Part of our History. In Greenland: Where will the future lead us?

From Nuuk, Little sister Noele paints a broad picture of the evolution taking place in the country and in the society where they live.

« In Greenland, the discovery of oil, of minerals like uranium, aluminium, gold, diamonds, etc. places the country in front of new alternatives. The possibility to be self sufficient economically and more independent towards Denmark is tempting, but there is also the risk of being dependent on other big powers. How to conciliate the possibility of exploitation of these riches with respect for nature, so fragile in the Arctic ?  How to respect the culture and the ways of the Inuit? A lot of Greenlanders live by fishing and hunting. What will tomorrow bring? Of course, these new discoveries will bring employment but there will be a need above all for specialized workers coming from elsewhere. There is talk of workers from China but the Unions reacted by saying this would be because of being able to pay lower wages. Some Greenlanders are already trained, but their skills are not necessarily adapted to this new work and they must also be able to speak Danish and English.

We see that Greenland is opening up not only because of better communications which have dramatically improved in the last 30 years, but also because it is making its stand on the world stage. An example would be at the time of the earthquake in Haiti. There was great concern and solidarity.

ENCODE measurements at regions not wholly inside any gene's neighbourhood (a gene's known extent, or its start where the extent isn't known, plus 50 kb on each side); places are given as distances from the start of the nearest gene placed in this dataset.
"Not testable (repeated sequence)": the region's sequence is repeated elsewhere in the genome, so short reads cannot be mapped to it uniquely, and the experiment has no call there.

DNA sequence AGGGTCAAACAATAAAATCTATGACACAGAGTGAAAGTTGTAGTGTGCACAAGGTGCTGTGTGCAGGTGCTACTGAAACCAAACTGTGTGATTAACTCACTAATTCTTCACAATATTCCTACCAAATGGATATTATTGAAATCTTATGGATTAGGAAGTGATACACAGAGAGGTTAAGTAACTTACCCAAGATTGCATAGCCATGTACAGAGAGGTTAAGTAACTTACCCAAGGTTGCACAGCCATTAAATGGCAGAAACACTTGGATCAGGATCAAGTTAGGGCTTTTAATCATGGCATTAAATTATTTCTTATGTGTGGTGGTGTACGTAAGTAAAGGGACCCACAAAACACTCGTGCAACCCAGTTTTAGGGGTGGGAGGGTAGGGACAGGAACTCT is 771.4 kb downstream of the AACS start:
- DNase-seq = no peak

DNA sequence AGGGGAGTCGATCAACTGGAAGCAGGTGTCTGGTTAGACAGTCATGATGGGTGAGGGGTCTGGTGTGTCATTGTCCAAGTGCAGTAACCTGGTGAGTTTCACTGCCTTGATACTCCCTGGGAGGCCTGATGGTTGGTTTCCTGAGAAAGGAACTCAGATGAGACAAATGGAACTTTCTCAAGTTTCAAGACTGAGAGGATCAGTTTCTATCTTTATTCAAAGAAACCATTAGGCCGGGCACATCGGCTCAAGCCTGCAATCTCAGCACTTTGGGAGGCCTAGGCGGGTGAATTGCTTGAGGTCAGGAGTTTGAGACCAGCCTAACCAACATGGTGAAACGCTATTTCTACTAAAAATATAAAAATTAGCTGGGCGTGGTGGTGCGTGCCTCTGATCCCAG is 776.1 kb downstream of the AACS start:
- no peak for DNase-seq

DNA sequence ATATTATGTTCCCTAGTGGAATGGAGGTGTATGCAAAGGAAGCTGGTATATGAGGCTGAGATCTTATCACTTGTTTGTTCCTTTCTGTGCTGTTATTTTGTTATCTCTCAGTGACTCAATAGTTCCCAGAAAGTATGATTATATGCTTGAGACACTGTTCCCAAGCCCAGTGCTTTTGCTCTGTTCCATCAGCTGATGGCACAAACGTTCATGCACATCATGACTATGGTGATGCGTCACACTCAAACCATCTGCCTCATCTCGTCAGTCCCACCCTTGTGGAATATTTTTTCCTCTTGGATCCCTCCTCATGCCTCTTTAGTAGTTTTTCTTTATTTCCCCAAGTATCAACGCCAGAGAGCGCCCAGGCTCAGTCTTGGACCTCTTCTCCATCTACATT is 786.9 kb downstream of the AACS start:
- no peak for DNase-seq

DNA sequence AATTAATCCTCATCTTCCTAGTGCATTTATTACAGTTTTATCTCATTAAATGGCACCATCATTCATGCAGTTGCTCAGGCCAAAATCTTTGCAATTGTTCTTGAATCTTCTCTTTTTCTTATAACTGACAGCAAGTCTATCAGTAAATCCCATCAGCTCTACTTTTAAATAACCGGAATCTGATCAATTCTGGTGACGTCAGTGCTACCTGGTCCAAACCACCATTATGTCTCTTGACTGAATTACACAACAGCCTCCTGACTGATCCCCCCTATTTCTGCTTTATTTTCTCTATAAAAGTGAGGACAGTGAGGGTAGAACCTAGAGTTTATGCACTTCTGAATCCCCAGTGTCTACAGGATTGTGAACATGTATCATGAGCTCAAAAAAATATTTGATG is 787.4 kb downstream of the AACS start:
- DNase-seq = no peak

On the political scene, the country has changed from being a system where local government was linked to Denmark to being more and more independent. This stage is marked by concern for social realities.

Society itself is in full transformation and this touches family life. Families come together and break apart and sometimes children find they have several parents. There is little stability when they are sent from one family home to another. There has been a decision to establish a branch of UNICEF in Greenland and even include in the legislation the convention of UNICEF, in view of bettering the quality of life for many children, a third of them living in unacceptable conditions.

In town, we have noticed more and more people coming from different countries. In the group from Philippines several are Catholic. We are now about sixty parishioners, originating from five continents. The bishop thinks that it would be good to have a parish council and we hope this will soon be possible.

The three of us all work and have friends among different groups of people: Agnes Ghislaine at the hospital and Marie Julienne at a Centre for welcoming children and Noele at the Red Cross shop. Even though Greenland is the biggest island in the world, the small number of inhabitants, between 57,000 and 58,000, make us feel as if we all belonged to the same village! After 31 years in this little city, which we can only leave by boat or by plane, we know a lot of people and we can share the joys and the sorrows of many people. Through these friendly links we are often invited to the « kaffemik » (open house) for birthdays, marriages, confirmations in the Lutheran Church and even funerals. With closer friends, like Maja and Nuunu and others, we are part of the family. We spend holidays together and take a trip on the sea. On one of these occasions young Isaak captured his first seal, and now he is accepted into the adult world. Like so many seemingly small events of daily life this was a big step and we are proud to have witnessed it and to have been part of such a meaningful moment.